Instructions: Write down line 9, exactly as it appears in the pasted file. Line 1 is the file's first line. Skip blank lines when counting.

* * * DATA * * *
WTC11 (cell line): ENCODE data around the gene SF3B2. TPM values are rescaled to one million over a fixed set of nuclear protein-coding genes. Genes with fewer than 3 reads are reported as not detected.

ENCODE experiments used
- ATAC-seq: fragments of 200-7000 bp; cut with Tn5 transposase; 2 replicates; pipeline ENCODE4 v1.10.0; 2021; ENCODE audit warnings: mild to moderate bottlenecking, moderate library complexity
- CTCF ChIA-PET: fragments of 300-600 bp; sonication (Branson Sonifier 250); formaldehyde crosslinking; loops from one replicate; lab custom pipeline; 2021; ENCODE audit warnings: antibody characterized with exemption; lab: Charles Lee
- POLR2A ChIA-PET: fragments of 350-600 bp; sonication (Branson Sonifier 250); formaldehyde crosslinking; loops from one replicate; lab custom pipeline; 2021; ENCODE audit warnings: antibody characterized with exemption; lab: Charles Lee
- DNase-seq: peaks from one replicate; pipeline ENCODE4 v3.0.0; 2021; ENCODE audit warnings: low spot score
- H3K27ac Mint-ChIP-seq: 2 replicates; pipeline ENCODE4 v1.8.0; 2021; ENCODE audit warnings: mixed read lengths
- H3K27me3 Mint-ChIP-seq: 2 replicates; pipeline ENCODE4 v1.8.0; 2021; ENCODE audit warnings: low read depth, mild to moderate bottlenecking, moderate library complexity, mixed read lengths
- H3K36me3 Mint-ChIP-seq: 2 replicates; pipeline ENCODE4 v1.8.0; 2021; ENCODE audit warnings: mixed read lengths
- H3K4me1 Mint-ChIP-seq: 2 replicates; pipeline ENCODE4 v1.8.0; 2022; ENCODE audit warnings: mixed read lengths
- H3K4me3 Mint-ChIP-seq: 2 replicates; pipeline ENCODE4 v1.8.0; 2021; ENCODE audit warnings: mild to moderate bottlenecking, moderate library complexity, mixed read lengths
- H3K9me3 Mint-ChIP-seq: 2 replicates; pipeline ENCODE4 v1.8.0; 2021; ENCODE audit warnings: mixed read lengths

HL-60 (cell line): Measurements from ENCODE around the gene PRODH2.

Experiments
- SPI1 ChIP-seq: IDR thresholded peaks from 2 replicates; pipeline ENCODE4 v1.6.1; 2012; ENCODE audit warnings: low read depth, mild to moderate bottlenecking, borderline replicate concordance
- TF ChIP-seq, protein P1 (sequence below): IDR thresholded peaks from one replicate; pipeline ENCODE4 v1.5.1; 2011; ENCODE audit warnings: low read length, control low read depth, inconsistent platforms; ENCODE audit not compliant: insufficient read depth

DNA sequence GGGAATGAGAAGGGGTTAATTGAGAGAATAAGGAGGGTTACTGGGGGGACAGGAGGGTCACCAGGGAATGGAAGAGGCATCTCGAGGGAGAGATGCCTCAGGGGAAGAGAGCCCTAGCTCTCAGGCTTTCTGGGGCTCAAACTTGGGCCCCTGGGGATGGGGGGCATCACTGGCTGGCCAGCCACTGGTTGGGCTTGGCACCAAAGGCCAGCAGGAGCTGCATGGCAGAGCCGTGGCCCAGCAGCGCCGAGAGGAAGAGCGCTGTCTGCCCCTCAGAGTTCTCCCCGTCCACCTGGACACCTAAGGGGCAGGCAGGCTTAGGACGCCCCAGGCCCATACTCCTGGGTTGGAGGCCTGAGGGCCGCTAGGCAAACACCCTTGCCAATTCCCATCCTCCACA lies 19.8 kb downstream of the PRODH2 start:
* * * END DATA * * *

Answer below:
- H3K36me3 Mint-ChIP-seq: 2 replicates; pipeline ENCODE4 v1.8.0; 2021; ENCODE audit warnings: mixed read lengths